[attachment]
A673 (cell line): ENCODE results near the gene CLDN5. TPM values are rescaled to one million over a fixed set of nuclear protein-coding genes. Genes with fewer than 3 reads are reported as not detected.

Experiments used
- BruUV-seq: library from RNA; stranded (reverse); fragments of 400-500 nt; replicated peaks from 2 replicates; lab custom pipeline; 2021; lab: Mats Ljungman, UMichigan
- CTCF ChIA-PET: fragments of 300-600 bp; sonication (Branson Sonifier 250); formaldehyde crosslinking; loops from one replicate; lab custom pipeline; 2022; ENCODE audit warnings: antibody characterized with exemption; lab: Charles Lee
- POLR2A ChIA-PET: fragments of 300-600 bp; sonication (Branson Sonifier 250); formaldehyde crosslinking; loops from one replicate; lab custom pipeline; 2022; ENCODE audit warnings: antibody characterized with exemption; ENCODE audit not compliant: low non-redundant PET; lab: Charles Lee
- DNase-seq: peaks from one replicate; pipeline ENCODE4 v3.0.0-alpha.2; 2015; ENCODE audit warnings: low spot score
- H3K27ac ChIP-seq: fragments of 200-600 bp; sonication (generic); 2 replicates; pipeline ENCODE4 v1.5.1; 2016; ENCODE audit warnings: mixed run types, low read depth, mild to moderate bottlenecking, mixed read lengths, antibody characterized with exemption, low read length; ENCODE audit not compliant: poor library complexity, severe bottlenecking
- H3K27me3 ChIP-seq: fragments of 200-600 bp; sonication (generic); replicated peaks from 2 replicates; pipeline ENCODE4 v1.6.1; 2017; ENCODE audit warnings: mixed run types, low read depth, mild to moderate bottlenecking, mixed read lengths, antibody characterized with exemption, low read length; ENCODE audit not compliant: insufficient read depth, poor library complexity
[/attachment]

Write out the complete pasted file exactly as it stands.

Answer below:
A673 (cell line): ENCODE results near the gene CLDN5. TPM values are rescaled to one million over a fixed set of nuclear protein-coding genes. Genes with fewer than 3 reads are reported as not detected.

Experiments used
- BruUV-seq: library from RNA; stranded (reverse); fragments of 400-500 nt; replicated peaks from 2 replicates; lab custom pipeline; 2021; lab: Mats Ljungman, UMichigan
- CTCF ChIA-PET: fragments of 300-600 bp; sonication (Branson Sonifier 250); formaldehyde crosslinking; loops from one replicate; lab custom pipeline; 2022; ENCODE audit warnings: antibody characterized with exemption; lab: Charles Lee
- POLR2A ChIA-PET: fragments of 300-600 bp; sonication (Branson Sonifier 250); formaldehyde crosslinking; loops from one replicate; lab custom pipeline; 2022; ENCODE audit warnings: antibody characterized with exemption; ENCODE audit not compliant: low non-redundant PET; lab: Charles Lee
- DNase-seq: peaks from one replicate; pipeline ENCODE4 v3.0.0-alpha.2; 2015; ENCODE audit warnings: low spot score
- H3K27ac ChIP-seq: fragments of 200-600 bp; sonication (generic); 2 replicates; pipeline ENCODE4 v1.5.1; 2016; ENCODE audit warnings: mixed run types, low read depth, mild to moderate bottlenecking, mixed read lengths, antibody characterized with exemption, low read length; ENCODE audit not compliant: poor library complexity, severe bottlenecking
- H3K27me3 ChIP-seq: fragments of 200-600 bp; sonication (generic); replicated peaks from 2 replicates; pipeline ENCODE4 v1.6.1; 2017; ENCODE audit warnings: mixed run types, low read depth, mild to moderate bottlenecking, mixed read lengths, antibody characterized with exemption, low read length; ENCODE audit not compliant: insufficient read depth, poor library complexity